Guest Column | June 8, 2020

Culture Is Not A Dirty Word: Building Teams And Organizations That Lead To Growth

By Ron van Haasteren

Team meeting boardroom

Many organizational leaders believe success breeds culture, and that's easy to understand, but that's a trap that far too many people fall into. After all, if you have a positive result, your culture and decision making must be good, right?

In short, no, not necessarily. I talk with colleagues all the time who fail to resist the temptation to equate the latest result with having a positive culture. Maybe the culture is good, or perhaps you were lucky, or your client was desperate. You can't control luck or how your clients react, but you can build a positive culture that puts your business in a position to have more success.

When asked about our culture at TOPdesk, I tell people that we take it seriously. For us, culture is not something on the first page of the new hire manual, but something we incorporate every day into every interaction, communication, and transaction.

3 Values

Historically our values have been summarized as trust, freedom, and responsibility. As there is no one correct definition of these values, the interpretation is up to the individual. One interpretation might be the following:

  • Trust means I can do it.
  • Freedom means I can decide how to do it.
  • Responsibility means I will do it.

These values also are interdependent: remove one of these values, and the other two don’t function properly. Let’s look at these three values in more detail.


There’s a significant business benefit when customers know your organization won’t sell them something unsuitable or unnecessary. However, trust must go both ways; we are telling our clients that we believe their stated numbers and that we trust they’ll let us know when the situation changes. This highlights a significant benefit of this approach: that it judges our customer relationship less on profit and more on their growth.

Typical definitions of trust include the following:

  • You do your best and to take initiative.
  • You're trusted to do what's best by the organization as much as possible.
  • Be honest about your weaknesses.
  • Find your vision and how to fill the hours.
  • We don't operate on a system of just hitting targets.
  • You rely on your colleagues to do their best.

It’s worth noting that no organization can be blind to the inherent risks of trust, which is why responsibility is also one of the tenets of building a winning culture (see below).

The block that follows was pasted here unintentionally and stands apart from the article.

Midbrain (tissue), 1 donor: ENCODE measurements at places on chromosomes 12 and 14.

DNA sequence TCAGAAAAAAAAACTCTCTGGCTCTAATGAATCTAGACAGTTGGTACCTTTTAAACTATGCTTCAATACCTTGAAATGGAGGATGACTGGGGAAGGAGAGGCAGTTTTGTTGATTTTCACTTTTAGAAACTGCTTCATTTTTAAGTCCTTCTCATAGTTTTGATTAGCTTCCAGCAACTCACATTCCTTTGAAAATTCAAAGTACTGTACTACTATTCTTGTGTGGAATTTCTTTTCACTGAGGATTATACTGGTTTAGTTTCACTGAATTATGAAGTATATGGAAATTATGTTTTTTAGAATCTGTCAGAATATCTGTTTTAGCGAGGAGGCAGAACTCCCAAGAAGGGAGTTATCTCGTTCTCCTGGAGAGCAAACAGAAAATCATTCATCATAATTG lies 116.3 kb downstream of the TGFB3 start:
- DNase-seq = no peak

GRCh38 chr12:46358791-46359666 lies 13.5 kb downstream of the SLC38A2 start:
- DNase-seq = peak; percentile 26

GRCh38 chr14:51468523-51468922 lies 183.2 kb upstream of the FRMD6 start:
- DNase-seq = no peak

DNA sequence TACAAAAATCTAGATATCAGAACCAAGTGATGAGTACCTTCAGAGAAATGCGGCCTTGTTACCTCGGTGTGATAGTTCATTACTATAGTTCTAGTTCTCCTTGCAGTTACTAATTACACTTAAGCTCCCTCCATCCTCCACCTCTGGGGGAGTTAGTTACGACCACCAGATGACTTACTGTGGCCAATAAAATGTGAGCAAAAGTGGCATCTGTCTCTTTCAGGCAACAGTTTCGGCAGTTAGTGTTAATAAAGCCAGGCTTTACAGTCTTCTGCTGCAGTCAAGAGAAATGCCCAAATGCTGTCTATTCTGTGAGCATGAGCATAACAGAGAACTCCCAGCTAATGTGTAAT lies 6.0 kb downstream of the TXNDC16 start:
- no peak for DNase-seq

As we talked about above, the three values that make up our culture are interconnected. Freedom is not granted, but earned, and made possible by trust and responsibility. It is worth acknowledging that while the automatic response is to check up on your employee's activities, the risk of someone taking advantage of the situation outweighs the positives that result when you don't. 

Typical definitions of freedom include the following:

  • You can initiate new ideas, undertake those as projects.
  • You find ways to add value to the company and take the business forward.
  • You're empowered, know your opinion counts, and can speak your mind.
  • We tear down walls, meaning you can work with anyone.
  • You manage your time and prioritize your tasks.
  • You have the freedom to find your methods.
  • Deciding what the best path forward to reach organizational goals.

This is an integral part of building a culture, as employees quickly understand that they have permission to fail, if the focus is on improvement. This differs from many organizations, who may talk about trying new strategies or pay lip service to innovation, but whose employees quickly learn that trying something new isn’t encouraged by management.


Responsibility is the direct counterpart to freedom. In terms of building a winning culture, responsibility is defined as the following:

  • Taking responsibility for your day-to-day work and self- and team management.
  • Taking responsibility for understanding your areas of proficiency.
  • Taking your tasks seriously.
  • Taking responsibility for your life.

Yes, "responsibility for your life" is one of our definitions. We can't control our employees, but we encourage them to be aware and responsible, as well as develop a healthy work/life balance.


One aspect of these values that I have grown to appreciate is that they put into place a system where every employee is empowered. There’s a countless number of experiences and interactions happening with our employees every day. These can’t be micromanaged.

It’s more productive, and ultimately more profitable, to hire and empower employees who have embraced our culture rather than trying to force them to conform to artificial standards. However, the point of the first interview is to ensure the individual is a fit for the organization’s culture. I can almost see some of you shaking your heads, but we can make a strong case for the value of culture in nurturing a winning team and organization:

  • Culture helps build a movement, not just a company. Culture is a strong differentiator between organizations.
  • Culture helps ensure that a team/company stays on track with its values. It is the difference between talking and walking the walk.
  • Culture creates an atmosphere of growth and “can do.”
  • Culture helps with the alignment of work toward a common goal.

We work to avoid culture from becoming an abstraction. We want it to be something genuine that is experienced by every employee in every branch. It's clear that once a business grows past a specific size, maintaining the same decision-making process becomes impossible or impractical if the company wishes to grow.

Building a culture is not an easy or quick process. If you are thinking beyond the next quarterly report, a culture of growth and responsibility can become a virtuous circle for your organization.